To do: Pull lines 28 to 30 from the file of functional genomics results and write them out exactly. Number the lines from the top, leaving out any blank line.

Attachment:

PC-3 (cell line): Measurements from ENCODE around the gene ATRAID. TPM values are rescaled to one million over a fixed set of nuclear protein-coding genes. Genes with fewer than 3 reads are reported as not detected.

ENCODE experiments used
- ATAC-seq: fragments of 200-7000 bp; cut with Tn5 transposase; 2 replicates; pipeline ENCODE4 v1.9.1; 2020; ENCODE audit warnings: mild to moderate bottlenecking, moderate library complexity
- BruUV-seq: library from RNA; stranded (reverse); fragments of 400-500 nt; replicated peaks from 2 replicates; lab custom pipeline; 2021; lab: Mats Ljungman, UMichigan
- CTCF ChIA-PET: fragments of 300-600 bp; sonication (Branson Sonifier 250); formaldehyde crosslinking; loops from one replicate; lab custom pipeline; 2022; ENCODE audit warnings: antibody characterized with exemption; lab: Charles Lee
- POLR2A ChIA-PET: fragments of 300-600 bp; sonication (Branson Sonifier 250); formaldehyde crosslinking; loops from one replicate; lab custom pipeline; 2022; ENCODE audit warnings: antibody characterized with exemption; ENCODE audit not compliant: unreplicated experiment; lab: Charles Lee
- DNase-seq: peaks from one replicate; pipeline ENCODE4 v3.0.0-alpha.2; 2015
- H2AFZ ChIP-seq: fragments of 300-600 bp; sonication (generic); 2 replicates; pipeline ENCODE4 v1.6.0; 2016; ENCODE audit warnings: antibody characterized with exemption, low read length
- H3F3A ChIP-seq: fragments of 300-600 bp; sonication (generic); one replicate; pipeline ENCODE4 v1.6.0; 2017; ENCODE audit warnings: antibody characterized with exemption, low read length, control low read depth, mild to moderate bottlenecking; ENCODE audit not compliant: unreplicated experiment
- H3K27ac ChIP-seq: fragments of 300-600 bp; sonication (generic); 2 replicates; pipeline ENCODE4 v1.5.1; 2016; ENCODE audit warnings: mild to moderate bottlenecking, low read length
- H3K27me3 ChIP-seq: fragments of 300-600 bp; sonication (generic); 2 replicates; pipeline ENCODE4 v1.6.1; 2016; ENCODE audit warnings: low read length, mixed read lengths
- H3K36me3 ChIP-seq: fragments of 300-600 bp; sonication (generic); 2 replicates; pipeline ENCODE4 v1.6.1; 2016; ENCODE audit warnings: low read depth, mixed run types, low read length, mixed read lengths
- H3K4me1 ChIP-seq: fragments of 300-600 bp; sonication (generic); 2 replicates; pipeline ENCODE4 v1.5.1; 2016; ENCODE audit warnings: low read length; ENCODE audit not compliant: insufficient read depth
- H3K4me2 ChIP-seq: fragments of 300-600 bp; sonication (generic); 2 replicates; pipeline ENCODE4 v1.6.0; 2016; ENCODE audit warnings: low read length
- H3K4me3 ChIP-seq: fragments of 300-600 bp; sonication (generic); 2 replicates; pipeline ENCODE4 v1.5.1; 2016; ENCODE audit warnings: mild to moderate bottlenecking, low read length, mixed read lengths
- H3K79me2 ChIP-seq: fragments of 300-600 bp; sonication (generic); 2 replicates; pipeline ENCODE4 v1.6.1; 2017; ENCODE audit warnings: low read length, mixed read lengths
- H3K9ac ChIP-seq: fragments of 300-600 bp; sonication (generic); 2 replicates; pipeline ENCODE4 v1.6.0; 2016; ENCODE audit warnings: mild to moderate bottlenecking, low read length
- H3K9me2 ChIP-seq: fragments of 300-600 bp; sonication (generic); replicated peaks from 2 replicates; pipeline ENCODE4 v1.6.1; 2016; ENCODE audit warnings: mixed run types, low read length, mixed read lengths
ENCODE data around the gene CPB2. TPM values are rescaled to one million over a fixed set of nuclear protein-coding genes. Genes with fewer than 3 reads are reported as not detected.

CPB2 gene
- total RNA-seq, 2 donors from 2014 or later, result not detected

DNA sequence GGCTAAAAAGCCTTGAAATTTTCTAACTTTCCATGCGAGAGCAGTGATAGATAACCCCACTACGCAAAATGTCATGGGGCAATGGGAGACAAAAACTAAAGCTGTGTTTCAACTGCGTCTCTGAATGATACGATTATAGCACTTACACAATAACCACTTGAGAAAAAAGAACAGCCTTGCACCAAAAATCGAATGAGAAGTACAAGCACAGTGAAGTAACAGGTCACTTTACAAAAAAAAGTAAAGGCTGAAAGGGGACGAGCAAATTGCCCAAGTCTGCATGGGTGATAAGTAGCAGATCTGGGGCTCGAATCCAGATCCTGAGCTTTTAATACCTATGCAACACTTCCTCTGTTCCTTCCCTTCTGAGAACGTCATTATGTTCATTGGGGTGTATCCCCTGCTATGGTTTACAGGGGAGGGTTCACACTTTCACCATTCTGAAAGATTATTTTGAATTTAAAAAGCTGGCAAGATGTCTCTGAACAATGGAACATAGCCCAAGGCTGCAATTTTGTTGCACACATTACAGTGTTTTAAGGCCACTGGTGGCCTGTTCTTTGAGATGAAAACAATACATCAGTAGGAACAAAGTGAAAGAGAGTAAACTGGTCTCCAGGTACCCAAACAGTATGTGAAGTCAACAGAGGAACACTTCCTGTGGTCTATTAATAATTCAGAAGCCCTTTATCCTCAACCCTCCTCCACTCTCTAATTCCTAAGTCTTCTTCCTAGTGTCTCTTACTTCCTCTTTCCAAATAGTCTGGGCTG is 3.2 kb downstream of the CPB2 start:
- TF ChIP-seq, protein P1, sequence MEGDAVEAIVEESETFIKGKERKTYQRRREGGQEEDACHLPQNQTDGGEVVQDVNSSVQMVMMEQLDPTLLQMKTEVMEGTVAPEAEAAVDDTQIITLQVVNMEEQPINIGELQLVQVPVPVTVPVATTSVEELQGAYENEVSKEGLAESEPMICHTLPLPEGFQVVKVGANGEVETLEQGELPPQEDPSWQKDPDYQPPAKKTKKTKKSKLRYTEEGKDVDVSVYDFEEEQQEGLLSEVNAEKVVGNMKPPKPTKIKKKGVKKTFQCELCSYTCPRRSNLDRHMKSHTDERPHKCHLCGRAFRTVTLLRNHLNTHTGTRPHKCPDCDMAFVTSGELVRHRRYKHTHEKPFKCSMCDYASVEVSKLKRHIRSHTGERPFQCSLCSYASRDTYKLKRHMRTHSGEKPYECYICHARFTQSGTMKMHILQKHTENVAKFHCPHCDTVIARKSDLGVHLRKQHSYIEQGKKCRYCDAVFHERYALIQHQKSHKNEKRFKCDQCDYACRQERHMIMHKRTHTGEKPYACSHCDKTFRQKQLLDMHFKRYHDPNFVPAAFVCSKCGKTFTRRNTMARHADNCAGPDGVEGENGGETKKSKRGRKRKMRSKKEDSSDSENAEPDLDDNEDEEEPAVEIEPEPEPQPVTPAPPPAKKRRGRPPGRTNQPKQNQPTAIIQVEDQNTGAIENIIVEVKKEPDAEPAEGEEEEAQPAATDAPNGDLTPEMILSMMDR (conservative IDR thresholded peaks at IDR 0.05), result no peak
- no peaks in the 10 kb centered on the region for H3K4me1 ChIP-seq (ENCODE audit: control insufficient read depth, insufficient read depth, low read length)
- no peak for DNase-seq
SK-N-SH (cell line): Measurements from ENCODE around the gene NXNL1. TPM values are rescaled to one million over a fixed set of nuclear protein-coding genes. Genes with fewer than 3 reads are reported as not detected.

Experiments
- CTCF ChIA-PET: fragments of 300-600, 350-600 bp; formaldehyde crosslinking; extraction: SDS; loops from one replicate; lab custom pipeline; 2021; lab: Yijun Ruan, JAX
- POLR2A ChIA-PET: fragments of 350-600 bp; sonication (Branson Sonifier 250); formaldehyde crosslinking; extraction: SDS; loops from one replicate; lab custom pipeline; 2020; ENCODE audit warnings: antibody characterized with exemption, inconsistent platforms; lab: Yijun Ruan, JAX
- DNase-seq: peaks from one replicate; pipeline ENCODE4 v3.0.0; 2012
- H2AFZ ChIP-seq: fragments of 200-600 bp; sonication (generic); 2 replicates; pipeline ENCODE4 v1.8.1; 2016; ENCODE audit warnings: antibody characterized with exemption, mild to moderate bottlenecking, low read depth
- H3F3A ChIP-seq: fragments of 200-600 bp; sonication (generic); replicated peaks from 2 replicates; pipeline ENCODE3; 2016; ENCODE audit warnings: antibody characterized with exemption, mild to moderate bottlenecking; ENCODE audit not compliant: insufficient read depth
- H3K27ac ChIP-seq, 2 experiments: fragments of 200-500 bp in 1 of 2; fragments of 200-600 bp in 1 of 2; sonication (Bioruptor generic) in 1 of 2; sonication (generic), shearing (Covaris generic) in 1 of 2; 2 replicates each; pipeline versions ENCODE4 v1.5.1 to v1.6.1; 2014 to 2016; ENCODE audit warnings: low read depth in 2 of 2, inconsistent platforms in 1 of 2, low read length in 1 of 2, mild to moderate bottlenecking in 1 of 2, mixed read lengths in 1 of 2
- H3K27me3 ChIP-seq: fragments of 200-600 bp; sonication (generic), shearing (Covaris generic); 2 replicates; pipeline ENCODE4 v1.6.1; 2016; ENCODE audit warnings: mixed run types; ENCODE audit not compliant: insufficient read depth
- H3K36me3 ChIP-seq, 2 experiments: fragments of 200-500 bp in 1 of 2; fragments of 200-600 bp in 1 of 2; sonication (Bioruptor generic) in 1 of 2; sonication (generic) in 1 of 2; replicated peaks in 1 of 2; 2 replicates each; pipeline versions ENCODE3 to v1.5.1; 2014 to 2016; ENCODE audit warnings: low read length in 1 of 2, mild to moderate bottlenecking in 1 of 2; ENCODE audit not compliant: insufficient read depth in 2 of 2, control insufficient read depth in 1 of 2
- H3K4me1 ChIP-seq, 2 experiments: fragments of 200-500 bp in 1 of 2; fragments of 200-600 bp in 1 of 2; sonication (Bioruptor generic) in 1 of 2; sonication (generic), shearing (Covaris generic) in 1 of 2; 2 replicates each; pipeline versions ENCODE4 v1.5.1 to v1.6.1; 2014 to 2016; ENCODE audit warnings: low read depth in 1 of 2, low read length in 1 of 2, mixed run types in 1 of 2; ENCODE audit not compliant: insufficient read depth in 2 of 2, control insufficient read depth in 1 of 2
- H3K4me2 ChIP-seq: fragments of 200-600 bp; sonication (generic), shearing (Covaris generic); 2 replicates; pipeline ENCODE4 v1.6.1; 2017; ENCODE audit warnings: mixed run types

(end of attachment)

- CTCF ChIA-PET: fragments of 300-600, 350-600 bp; formaldehyde crosslinking; extraction: SDS; loops from one replicate; lab custom pipeline; 2021; lab: Yijun Ruan, JAX
- POLR2A ChIA-PET: fragments of 350-600 bp; sonication (Branson Sonifier 250); formaldehyde crosslinking; extraction: SDS; loops from one replicate; lab custom pipeline; 2020; ENCODE audit warnings: antibody characterized with exemption, inconsistent platforms; lab: Yijun Ruan, JAX
- DNase-seq: peaks from one replicate; pipeline ENCODE4 v3.0.0; 2012